fbpx
Skip to content

Canada will need to join global opposition to Trans-Pacific Partnership (TPP) trade talks

In addition to Brent Patterson’s blog post this morning about Canada and Mexico requesting to join the TPP free trade talks, I thought I’d share this section from the US Citizens Trade Campaign website. You’ll see from the bullet points (also pasted below) that we’re dealing with another CETA only this one spanning four continents — a kind of Free Trade Area of the Pacific which will also include US-style intellectual property protections, an investor-state dispute process, procurement and pressure on Canada to dismantle its supply management systems for dairy, poultry and eggs.

All other TPP member nations will have to agree to Canada and Mexico (and Japan) joining but it’s probably a sure thing now with Obama’s blessing. The good news is there is healthy opposition to the TPP, including a strong statement by major unions in all of the negotiating countries.

Their joint declaration, released a month ago, states the following on public services:

…The TPPTA must include a broad, explicit carve-out for essential public services, including education, employment services, health care, post, sanitation, social services, transport and utilities. Public services should be excluded regardless of whether or not the public provider competes with private providers. In addition, governments must retain their ability to regulate foreign service providers in order to enact and enforce certification and licensing standards, consumer protections, and other public interest laws. We also urge that the negotiations proceed on a positive list approach…

On investment, the declaration says:

…The TPPTA should not include an investor-to-state dispute resolution mechanism, nor should the rules allow for challenges to legitimate public interest regulations. Foreign investors simply must not be given any greater rights than those enjoyed by domestic investors.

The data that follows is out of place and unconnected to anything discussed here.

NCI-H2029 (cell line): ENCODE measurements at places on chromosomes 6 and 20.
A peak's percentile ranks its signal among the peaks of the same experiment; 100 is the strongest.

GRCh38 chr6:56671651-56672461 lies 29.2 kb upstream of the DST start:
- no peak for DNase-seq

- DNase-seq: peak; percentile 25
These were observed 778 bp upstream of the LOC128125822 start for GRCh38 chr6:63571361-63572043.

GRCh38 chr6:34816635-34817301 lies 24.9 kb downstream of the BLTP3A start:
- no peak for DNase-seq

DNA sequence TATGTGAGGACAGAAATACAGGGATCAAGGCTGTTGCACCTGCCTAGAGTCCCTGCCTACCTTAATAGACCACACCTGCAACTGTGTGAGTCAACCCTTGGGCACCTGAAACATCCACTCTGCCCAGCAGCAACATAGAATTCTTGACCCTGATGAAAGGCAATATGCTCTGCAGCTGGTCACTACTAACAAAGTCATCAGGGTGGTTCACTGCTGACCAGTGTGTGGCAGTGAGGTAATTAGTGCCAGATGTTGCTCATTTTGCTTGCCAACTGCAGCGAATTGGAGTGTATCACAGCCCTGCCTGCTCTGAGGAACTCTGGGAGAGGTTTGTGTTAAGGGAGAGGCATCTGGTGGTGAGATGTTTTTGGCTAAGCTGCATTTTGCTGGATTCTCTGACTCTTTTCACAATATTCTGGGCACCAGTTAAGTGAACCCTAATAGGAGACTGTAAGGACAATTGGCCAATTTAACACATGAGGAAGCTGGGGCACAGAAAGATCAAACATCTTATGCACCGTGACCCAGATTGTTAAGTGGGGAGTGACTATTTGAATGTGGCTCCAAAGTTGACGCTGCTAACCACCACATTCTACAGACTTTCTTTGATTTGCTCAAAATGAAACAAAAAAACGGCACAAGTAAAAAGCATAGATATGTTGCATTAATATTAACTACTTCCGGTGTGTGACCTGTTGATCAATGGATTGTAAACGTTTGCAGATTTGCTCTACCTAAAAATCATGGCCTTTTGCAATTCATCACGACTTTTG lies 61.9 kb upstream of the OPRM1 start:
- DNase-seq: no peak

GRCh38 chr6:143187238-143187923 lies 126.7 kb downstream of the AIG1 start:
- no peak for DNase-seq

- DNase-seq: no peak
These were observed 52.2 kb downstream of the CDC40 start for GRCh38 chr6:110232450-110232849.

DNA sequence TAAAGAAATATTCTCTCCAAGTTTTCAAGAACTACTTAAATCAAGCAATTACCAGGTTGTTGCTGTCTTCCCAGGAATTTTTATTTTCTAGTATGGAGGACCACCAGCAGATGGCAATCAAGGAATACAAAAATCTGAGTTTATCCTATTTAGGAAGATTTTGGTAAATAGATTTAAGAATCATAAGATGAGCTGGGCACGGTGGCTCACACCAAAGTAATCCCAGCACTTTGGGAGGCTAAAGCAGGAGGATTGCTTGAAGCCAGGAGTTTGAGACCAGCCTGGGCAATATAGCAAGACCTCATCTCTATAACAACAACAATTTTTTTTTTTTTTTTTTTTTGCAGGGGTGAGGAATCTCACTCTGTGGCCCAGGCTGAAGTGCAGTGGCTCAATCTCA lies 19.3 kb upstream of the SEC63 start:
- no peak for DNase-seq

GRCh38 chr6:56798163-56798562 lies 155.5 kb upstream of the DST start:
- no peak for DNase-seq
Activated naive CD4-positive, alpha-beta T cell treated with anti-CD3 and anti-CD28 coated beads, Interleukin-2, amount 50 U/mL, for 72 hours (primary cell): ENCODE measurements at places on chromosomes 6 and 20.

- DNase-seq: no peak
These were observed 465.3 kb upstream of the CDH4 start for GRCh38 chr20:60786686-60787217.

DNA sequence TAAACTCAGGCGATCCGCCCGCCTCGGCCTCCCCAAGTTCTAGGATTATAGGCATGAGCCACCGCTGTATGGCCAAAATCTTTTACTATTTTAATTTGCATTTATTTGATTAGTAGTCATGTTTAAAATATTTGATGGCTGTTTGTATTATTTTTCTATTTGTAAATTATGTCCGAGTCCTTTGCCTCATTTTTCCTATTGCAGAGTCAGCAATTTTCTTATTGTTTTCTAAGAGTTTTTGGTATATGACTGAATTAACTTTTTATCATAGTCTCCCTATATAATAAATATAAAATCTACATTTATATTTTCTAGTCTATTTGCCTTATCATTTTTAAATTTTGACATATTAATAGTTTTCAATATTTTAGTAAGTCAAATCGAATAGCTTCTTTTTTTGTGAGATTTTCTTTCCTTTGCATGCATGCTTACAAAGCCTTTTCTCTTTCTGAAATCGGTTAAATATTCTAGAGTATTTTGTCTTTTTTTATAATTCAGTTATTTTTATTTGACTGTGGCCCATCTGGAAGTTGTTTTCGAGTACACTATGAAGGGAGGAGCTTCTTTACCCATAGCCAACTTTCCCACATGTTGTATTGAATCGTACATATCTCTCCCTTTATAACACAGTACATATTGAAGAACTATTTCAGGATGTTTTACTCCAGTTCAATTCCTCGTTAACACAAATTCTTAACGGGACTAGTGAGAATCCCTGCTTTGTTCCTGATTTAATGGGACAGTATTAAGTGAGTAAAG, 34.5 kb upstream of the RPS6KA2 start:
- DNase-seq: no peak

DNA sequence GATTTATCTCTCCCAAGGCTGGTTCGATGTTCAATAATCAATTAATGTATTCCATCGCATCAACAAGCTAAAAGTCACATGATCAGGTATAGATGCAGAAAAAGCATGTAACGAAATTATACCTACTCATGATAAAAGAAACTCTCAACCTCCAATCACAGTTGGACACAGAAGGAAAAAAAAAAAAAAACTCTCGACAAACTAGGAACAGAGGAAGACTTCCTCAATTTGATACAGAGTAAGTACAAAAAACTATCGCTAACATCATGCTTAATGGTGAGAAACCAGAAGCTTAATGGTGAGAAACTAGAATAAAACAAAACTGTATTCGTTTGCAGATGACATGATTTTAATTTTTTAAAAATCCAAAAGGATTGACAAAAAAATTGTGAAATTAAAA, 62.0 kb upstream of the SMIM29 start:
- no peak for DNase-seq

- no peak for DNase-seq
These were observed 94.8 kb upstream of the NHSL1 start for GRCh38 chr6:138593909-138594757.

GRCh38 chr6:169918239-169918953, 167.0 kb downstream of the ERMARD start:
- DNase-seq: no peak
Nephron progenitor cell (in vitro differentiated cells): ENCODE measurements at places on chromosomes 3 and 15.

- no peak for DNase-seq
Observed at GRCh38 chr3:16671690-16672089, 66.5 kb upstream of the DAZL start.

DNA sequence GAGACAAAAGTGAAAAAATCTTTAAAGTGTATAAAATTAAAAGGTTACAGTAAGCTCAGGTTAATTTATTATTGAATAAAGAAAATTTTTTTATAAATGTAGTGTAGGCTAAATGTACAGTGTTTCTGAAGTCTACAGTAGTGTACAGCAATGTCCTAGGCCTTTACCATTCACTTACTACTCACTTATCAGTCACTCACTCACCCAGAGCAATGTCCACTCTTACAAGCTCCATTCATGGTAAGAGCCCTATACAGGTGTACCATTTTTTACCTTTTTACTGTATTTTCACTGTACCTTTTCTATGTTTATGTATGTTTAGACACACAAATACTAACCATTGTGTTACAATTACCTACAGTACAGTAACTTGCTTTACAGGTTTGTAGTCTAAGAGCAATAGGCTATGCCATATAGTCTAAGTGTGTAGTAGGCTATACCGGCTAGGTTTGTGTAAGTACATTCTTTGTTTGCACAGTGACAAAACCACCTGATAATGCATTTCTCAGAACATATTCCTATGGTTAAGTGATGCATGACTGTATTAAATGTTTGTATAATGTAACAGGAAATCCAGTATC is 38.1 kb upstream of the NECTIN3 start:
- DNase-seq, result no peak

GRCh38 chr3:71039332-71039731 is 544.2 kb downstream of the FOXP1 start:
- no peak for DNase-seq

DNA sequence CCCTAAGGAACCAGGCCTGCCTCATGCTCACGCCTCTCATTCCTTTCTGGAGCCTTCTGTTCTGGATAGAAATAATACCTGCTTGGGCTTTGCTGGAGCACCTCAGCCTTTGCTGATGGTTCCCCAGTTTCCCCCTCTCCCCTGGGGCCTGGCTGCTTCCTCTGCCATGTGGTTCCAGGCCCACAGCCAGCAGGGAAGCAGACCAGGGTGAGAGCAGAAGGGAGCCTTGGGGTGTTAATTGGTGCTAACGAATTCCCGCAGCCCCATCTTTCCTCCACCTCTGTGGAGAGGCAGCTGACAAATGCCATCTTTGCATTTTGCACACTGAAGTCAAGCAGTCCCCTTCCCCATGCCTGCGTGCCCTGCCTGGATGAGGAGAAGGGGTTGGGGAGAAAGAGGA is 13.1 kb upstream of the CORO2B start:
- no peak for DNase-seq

And on procurement:

Often, governments use procurement policy in furtherance of important public policy aims such as local economic development and job creation. Governments have also conditioned procurement to promote environmental and social goals. Governments should ensure that the procurement chapter does not constrain the ability of central, regional or local governments and authorities to carry out these objectives.

Canadian organizations working on trade will need to quickly develop a response to this new front in Harper’s ideological liberalization agenda which includes negotiations with the EU, India, right-of-centre Latin American nations, China and now a group of Asia-Pacific countries who are apparently half a year or so away from signing the TPP.

It won’t be difficult with the existing opposition to the TPP in all participating countries. In October, Japanese farmers groups gathered over 11 million signatures against Japan joining the negotiations. Groups fighting heavy-handed intellectual property rights for pharmaceutical companies have proposed a new approach to intellectual property protection in the TPP talks which US negotiators will fight fiercely.

I’m hoping to have a section on this regional agreement on our website soon. In the meantime, some good links:

Citizens Trade Campaign: The Trans-Pacific Free Trade Agreement: NAFTA for the Pacific Rim?

Exert: Here are some of the questions yet to be answered:

– Labor rights: Will the Trans-Pacific FTA include labor standards based on International Labor Organization conventions, and if included, how will they be enforced?
– Investment Provisions: Will the Trans-Pacific FTA include so-called “investor-to-state” provisions that allow individual corporations to challenge environmental, consumer and other public interest policies as barriers to trade?
– Public Procurement: Will the Trans-Pacific FTA respect nations’ and communities’ right to set purchasing preferences that keep taxpayer dollars re-circulating in local economies?
– Access to Medicines: Will the Trans-Pacific FTA allow governments to produce and/or obtain affordable, generic medications for sick people?
– Agriculture: Will the Trans-Pacific FTA allow countries to ensure that farmers and farm workers are fairly compensated, while also preventing the agricultural dumping that has forced so many family farmers off their land?

If labor, environmental, family farm, consumer, faith, immigrant rights, human rights and other social justice advocates don’t force Trans-Pacific FTA negotiations into the public light, the answers to these questions aren’t likely to be ones we’ll be happy with.

AFTINET: Australian Fair Trade and Investment Network (section on TPP)

Bilaterals.org website section on TPP